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How to Combat Loneliness, with Director of Curriculum & Innovation, Kristen Henry

how to combat loneliness

Today’s world can be incredibly isolating, but building strong relationships can help you combat that. We sat down with our Director of Curriculum & Innovation, Kristen Henry, to discuss how to pursue human connection as American loneliness reaches an all-time high.

Oh, hey. How are you feeling today? 

I’m feeling lonely. 

It’s okay. I’m okay. Also, it’s not just me – it’s literally an American epidemic. 

I’m serious. The US Surgeon General, Vivek Murthy, calls loneliness the new smoking. He says the impact of this sense of isolation on our well-being is the equivalent of smoking 15 cigarettes a day. That’s gross. 

What is going on?

It’s the pandemic, right? Freaking COVID. Well, yes. But also…

It must be our cell phones then. Social media is the root cause, isn’t it? It’s because we use this tiny computer in our pocket to connect with people in the least personal of ways, and we never leave the house, and maybe haven’t changed the setting on our Doordash from COVID times for “contactless delivery.” Yes, that’s it, but also…

There is certainly data to support that cellphones have exacerbated the condition of loneliness by making isolation unavoidable through dopamine-filled wormholes and the false dualistic narrative that tricked us into thinking we’re all more different than alike. And, the pandemic certainly added gasoline to the embers.

But, the truth is that in America rates of loneliness have been climbing since the 1970s, and this general sense of growing human disconnection has evolved into what is now known to be a national health problem. The Census Bureau data confirms that people are spending less time with friends and more time alone. Research reflects an impact on connecting loneliness with negative outcomes such as dementia, heart disease, stroke and overall life expectancy. Current rates of loneliness are surpassing those of both diabetes and obesity.

Surveys reveal that about 60% of Americans are lonely on a regular basis. But, the phenomenon is more likely experienced by members of certain subgroups; underrepresented racial groups, people with lower incomes, and younger people are all more likely to be lonely.  In fact, 79% of adults aged 18 to 24 report feeling lonely – a number that’s more than twice as likely as seniors 66 and older.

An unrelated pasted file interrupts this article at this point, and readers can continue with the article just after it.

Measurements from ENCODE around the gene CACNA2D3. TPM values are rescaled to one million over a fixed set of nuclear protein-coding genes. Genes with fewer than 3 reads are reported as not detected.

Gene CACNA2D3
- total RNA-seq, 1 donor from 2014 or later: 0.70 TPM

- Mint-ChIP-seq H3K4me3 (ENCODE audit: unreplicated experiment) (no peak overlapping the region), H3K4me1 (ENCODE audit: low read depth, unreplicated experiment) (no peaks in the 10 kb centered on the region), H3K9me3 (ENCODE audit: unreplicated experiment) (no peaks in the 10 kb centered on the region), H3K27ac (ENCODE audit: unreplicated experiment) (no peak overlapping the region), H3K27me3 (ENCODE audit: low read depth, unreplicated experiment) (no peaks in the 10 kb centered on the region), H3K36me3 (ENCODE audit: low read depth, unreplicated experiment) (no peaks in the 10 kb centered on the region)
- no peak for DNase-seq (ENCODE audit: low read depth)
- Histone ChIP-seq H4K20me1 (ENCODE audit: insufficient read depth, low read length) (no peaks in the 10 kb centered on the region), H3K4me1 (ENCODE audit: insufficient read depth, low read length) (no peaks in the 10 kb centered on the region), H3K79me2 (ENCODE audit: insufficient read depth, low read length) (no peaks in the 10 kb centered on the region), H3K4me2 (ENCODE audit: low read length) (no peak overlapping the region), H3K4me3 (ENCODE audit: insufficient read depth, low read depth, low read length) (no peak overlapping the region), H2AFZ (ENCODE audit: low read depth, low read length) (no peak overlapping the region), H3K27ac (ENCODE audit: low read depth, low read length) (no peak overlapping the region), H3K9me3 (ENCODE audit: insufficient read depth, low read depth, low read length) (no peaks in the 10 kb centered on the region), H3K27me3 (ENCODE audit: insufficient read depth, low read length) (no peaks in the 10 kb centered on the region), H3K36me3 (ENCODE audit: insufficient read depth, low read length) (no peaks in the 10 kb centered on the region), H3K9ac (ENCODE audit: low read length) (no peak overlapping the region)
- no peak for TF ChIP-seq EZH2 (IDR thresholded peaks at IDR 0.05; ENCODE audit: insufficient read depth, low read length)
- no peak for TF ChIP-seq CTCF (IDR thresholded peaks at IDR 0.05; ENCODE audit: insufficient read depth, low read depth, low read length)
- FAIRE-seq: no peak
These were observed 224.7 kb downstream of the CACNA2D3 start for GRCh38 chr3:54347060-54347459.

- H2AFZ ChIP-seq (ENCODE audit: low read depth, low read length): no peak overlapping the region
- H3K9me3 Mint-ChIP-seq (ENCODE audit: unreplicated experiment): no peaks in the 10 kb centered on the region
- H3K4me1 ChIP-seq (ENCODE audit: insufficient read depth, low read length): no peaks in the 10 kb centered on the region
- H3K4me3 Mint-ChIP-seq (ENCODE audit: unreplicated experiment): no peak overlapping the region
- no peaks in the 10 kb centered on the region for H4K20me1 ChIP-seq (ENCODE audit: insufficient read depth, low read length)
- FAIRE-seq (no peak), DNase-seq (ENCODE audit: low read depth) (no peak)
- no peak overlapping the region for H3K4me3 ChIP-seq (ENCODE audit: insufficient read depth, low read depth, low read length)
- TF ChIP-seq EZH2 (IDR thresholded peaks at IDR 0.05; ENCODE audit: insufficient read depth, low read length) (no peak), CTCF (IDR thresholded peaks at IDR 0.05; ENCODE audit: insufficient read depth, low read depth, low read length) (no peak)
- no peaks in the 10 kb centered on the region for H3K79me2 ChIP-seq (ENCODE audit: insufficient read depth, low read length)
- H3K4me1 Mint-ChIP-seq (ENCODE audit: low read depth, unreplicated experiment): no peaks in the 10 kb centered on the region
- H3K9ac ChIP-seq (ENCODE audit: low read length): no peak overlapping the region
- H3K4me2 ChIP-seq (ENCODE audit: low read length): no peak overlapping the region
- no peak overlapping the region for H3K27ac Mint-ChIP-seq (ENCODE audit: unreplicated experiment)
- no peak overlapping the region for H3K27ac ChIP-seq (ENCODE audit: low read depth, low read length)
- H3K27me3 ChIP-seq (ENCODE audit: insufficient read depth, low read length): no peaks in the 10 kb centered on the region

What we know: People with robust social connections are more likely to live longer, healthier, and happier lives.

So what can you do if you’re feeling lonely?

If you see something, say something. Are you lonely? Tell someone, they’re probably lonely too.

Think small, microacts of change and schedule anti-loneliness mini activities. Whether it’s a post-it note or a calendar invitation, pepper your life with small intentional acts of connection. Call your grandma on Sundays. Write a note for a loved one to find in their pocket.

Surround yourself with mirrors AND windows. The opposite of isolation is inclusion. Seek relationships and spend time with people whose lives are similar to yours and those who are different.

On matters of your personal leisure, live your life like a game of chess, not Tetris. Be intentional about where you place your attention, and see your time for the precious commodity that it is. Somewhere right now, there is a room of advertising moguls strategizing about how to gain and keep your attention.

Screentime is not created equally in matters of well-being. There are passive activities (eg. rewatching all 7 seasons of Parks and Rec), and there are activities that engage primitive parts of our brains. Check in with how you’re feeling to see if you can spot the difference.  To be honest, I’m not a fan of the version of me that’s steeped in comparison envy; she’s insecure and hostile.

So, what small thing could you do to bring your awareness to the pursuit of human connection? For me, I’ve just decided that the next time I’m binge-deep into the next season of whatever the heck I’m watching, and my television begs the question “Are you still watching?” Rather than cursing its judgemental tone and reaching for the remote to tell it “YES I AM,” I’ll pick up my phone (which will certainly be within reach), bypass my daughters’ Stories, and call an actual human being to say hello.


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